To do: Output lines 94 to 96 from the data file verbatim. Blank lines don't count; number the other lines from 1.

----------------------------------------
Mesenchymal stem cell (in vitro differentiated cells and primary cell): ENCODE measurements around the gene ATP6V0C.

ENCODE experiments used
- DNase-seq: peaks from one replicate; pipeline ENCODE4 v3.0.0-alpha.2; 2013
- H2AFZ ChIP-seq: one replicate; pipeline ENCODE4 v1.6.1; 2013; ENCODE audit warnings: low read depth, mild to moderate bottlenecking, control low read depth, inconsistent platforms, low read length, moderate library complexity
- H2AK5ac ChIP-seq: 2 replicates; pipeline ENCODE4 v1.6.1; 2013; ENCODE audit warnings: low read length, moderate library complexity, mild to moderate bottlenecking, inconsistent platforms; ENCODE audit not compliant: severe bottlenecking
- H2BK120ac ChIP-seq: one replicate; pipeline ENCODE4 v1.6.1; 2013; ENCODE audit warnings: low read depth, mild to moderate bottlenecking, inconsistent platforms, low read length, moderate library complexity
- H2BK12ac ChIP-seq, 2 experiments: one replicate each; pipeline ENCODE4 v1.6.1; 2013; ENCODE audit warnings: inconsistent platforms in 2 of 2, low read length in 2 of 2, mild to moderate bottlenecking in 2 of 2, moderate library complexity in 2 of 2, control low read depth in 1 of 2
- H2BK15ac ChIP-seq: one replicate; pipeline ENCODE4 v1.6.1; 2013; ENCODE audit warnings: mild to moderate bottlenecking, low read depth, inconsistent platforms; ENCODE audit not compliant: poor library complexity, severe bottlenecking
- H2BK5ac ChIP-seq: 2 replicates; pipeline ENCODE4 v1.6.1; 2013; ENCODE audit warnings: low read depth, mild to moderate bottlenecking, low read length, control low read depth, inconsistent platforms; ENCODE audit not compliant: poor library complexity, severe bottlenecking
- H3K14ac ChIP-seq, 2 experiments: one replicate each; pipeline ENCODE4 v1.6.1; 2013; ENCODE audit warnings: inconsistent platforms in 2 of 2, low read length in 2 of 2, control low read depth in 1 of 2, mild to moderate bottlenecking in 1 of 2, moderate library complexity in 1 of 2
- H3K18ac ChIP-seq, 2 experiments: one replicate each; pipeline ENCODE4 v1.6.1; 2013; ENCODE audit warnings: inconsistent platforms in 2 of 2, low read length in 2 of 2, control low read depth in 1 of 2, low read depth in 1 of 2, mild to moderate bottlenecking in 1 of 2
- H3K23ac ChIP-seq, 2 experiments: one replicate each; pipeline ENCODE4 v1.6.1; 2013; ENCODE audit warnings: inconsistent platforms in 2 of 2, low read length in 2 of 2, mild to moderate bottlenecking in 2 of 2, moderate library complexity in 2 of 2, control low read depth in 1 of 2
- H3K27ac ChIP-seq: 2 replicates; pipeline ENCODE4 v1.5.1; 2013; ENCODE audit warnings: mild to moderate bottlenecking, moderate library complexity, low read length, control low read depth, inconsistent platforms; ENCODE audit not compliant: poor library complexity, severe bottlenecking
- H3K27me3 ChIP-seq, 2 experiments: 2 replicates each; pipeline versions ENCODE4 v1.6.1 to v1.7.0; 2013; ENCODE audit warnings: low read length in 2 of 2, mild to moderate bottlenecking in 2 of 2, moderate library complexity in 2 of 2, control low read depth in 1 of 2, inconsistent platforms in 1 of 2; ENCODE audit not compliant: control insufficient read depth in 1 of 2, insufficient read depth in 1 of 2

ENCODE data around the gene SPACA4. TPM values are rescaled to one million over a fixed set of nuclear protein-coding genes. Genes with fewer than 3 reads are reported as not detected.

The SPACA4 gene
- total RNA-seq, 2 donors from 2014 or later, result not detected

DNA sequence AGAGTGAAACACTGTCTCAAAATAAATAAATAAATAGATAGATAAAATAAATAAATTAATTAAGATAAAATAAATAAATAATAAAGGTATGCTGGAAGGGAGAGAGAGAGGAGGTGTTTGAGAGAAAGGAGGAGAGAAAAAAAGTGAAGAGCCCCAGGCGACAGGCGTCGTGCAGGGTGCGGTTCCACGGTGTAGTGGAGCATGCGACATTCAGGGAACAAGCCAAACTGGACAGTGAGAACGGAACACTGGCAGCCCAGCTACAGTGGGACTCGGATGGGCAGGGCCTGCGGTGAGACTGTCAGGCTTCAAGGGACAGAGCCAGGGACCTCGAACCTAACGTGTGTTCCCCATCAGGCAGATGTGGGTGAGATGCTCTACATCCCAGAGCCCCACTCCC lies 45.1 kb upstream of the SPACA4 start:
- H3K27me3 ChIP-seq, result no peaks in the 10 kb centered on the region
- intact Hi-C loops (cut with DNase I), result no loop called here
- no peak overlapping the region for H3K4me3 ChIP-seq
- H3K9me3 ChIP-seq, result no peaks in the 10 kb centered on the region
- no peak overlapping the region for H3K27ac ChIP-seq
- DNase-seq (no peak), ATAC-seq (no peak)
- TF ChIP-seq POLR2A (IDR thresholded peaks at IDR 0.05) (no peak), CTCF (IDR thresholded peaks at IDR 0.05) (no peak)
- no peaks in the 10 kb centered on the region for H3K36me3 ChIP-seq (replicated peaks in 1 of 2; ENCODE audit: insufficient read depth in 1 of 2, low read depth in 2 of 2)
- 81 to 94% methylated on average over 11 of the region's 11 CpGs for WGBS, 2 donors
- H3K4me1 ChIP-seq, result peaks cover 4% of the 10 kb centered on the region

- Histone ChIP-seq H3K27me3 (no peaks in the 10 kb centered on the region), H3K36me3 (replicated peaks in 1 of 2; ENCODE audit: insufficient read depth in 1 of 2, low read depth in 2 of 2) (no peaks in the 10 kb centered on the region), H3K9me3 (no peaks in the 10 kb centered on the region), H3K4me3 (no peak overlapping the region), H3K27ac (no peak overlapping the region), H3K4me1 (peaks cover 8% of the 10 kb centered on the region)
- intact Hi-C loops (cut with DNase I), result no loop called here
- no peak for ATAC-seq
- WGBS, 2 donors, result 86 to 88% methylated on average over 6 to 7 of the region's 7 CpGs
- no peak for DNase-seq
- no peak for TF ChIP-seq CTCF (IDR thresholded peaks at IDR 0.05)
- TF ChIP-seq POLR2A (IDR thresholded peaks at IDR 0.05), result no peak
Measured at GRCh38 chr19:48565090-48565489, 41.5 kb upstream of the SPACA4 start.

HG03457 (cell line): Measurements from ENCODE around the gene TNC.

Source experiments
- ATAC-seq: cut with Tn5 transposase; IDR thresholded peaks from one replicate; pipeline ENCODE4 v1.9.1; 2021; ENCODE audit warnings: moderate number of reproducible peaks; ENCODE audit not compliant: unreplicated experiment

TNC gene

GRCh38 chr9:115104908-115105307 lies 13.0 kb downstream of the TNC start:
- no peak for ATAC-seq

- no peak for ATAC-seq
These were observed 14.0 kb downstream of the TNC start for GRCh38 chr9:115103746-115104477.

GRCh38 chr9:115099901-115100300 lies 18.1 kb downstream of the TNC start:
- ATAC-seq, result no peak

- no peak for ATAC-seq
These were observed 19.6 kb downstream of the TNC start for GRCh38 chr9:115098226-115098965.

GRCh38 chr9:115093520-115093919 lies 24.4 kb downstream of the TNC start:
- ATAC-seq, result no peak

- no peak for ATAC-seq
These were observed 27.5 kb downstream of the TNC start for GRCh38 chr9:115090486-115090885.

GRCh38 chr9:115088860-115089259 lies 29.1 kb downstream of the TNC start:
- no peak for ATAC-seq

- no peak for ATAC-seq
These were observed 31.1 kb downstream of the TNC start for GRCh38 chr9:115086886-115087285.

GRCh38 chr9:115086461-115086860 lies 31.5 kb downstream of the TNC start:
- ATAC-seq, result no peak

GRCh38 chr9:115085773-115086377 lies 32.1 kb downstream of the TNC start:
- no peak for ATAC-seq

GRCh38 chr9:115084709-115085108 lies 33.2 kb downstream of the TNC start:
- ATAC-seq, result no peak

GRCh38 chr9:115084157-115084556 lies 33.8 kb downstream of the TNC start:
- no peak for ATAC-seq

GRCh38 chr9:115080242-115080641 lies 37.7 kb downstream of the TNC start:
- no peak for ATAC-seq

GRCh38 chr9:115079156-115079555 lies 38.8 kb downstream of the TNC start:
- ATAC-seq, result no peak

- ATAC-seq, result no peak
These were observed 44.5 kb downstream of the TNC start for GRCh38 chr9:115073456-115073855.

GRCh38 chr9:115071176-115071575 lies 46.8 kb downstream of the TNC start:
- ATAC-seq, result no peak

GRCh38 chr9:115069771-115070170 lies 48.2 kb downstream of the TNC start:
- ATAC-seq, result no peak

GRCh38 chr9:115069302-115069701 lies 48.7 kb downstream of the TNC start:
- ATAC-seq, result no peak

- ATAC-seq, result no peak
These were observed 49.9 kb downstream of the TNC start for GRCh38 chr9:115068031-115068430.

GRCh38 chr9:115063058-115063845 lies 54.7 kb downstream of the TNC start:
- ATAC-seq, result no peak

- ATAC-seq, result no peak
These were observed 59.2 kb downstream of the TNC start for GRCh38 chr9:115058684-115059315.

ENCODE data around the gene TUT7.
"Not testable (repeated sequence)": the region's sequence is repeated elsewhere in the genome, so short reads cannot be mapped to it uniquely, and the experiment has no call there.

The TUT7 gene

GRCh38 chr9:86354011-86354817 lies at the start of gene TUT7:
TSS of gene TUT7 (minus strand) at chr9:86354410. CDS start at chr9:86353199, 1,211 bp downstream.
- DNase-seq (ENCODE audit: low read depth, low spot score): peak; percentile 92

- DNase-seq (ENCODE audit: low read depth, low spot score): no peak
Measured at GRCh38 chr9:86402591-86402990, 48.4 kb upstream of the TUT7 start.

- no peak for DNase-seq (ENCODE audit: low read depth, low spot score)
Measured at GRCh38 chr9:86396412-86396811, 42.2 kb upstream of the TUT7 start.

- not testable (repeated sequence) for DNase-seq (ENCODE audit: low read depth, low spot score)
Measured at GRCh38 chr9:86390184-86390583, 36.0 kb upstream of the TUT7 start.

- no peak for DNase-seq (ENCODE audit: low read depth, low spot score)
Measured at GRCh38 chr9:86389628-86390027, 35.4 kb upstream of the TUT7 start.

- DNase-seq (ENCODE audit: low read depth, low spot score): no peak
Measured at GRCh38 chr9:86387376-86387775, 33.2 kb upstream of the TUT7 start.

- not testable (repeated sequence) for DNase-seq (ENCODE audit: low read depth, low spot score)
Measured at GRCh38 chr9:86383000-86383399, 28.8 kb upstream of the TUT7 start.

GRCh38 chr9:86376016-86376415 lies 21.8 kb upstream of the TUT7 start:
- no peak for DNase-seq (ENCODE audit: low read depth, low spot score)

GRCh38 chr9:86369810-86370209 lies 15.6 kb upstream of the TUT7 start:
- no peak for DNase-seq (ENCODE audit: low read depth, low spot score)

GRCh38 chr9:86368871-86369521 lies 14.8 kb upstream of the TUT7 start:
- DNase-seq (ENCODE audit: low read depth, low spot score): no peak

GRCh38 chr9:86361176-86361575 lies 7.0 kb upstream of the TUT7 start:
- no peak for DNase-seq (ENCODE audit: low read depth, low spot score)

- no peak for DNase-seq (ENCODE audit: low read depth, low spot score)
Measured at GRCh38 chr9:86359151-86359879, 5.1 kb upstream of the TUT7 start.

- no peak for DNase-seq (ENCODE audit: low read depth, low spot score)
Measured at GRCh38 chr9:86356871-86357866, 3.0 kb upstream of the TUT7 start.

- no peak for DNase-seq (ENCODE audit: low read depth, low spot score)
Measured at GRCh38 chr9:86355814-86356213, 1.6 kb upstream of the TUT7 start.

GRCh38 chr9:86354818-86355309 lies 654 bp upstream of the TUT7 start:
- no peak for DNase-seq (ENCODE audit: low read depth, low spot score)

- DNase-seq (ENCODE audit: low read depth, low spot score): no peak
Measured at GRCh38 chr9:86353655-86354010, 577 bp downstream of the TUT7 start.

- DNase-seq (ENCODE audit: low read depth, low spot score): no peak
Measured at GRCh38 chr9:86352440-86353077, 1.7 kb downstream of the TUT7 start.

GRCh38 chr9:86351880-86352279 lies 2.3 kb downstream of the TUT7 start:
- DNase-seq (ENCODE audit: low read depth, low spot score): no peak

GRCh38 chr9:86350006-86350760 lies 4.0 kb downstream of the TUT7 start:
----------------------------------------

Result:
Measured at GRCh38 chr9:86390184-86390583, 36.0 kb upstream of the TUT7 start.

- no peak for DNase-seq (ENCODE audit: low read depth, low spot score)
Measured at GRCh38 chr9:86389628-86390027, 35.4 kb upstream of the TUT7 start.